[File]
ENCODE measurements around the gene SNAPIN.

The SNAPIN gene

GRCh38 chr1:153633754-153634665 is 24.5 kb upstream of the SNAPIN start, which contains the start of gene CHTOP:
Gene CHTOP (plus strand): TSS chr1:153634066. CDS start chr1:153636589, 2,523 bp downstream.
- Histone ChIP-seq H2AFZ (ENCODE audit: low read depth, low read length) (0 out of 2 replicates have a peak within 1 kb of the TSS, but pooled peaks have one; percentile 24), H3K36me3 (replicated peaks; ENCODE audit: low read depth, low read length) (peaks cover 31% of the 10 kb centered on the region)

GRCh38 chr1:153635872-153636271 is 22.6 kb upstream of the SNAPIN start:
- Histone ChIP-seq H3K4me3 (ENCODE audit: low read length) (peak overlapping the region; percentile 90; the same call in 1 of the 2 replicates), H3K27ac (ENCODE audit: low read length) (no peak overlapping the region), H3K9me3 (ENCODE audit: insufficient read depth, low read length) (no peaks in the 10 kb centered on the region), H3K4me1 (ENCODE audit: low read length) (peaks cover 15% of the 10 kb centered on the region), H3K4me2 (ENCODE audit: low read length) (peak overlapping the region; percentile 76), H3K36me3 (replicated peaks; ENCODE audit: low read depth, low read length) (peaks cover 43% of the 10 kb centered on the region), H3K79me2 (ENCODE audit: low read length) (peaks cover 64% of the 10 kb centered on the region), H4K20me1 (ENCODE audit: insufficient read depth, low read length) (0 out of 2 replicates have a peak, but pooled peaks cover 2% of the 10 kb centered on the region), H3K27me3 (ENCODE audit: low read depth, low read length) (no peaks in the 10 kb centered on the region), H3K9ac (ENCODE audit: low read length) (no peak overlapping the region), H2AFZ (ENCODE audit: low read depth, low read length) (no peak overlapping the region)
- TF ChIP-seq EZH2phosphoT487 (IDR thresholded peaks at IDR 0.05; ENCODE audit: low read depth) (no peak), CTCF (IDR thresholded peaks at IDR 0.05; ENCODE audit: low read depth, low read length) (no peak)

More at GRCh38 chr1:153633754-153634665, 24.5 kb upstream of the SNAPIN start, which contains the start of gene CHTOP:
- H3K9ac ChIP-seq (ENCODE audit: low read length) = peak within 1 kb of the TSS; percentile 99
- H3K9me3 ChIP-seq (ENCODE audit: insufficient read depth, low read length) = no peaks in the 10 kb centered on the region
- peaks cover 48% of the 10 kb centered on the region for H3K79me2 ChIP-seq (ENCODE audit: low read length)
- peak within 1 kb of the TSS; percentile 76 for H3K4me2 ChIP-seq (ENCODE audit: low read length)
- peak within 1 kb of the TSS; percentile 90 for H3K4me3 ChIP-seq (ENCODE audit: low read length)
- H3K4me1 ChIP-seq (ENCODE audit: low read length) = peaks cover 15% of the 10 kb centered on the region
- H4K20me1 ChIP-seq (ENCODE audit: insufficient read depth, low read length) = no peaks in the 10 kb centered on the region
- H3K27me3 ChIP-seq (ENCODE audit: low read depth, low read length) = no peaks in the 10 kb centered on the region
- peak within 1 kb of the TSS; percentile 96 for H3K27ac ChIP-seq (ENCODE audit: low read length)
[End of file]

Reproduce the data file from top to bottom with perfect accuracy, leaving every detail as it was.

ENCODE measurements around the gene SNAPIN.

The SNAPIN gene

GRCh38 chr1:153633754-153634665 is 24.5 kb upstream of the SNAPIN start, which contains the start of gene CHTOP:
Gene CHTOP (plus strand): TSS chr1:153634066. CDS start chr1:153636589, 2,523 bp downstream.
- Histone ChIP-seq H2AFZ (ENCODE audit: low read depth, low read length) (0 out of 2 replicates have a peak within 1 kb of the TSS, but pooled peaks have one; percentile 24), H3K36me3 (replicated peaks; ENCODE audit: low read depth, low read length) (peaks cover 31% of the 10 kb centered on the region)

GRCh38 chr1:153635872-153636271 is 22.6 kb upstream of the SNAPIN start:
- Histone ChIP-seq H3K4me3 (ENCODE audit: low read length) (peak overlapping the region; percentile 90; the same call in 1 of the 2 replicates), H3K27ac (ENCODE audit: low read length) (no peak overlapping the region), H3K9me3 (ENCODE audit: insufficient read depth, low read length) (no peaks in the 10 kb centered on the region), H3K4me1 (ENCODE audit: low read length) (peaks cover 15% of the 10 kb centered on the region), H3K4me2 (ENCODE audit: low read length) (peak overlapping the region; percentile 76), H3K36me3 (replicated peaks; ENCODE audit: low read depth, low read length) (peaks cover 43% of the 10 kb centered on the region), H3K79me2 (ENCODE audit: low read length) (peaks cover 64% of the 10 kb centered on the region), H4K20me1 (ENCODE audit: insufficient read depth, low read length) (0 out of 2 replicates have a peak, but pooled peaks cover 2% of the 10 kb centered on the region), H3K27me3 (ENCODE audit: low read depth, low read length) (no peaks in the 10 kb centered on the region), H3K9ac (ENCODE audit: low read length) (no peak overlapping the region), H2AFZ (ENCODE audit: low read depth, low read length) (no peak overlapping the region)
- TF ChIP-seq EZH2phosphoT487 (IDR thresholded peaks at IDR 0.05; ENCODE audit: low read depth) (no peak), CTCF (IDR thresholded peaks at IDR 0.05; ENCODE audit: low read depth, low read length) (no peak)

More at GRCh38 chr1:153633754-153634665, 24.5 kb upstream of the SNAPIN start, which contains the start of gene CHTOP:
- H3K9ac ChIP-seq (ENCODE audit: low read length) = peak within 1 kb of the TSS; percentile 99
- H3K9me3 ChIP-seq (ENCODE audit: insufficient read depth, low read length) = no peaks in the 10 kb centered on the region
- peaks cover 48% of the 10 kb centered on the region for H3K79me2 ChIP-seq (ENCODE audit: low read length)
- peak within 1 kb of the TSS; percentile 76 for H3K4me2 ChIP-seq (ENCODE audit: low read length)
- peak within 1 kb of the TSS; percentile 90 for H3K4me3 ChIP-seq (ENCODE audit: low read length)
- H3K4me1 ChIP-seq (ENCODE audit: low read length) = peaks cover 15% of the 10 kb centered on the region
- H4K20me1 ChIP-seq (ENCODE audit: insufficient read depth, low read length) = no peaks in the 10 kb centered on the region
- H3K27me3 ChIP-seq (ENCODE audit: low read depth, low read length) = no peaks in the 10 kb centered on the region
- peak within 1 kb of the TSS; percentile 96 for H3K27ac ChIP-seq (ENCODE audit: low read length)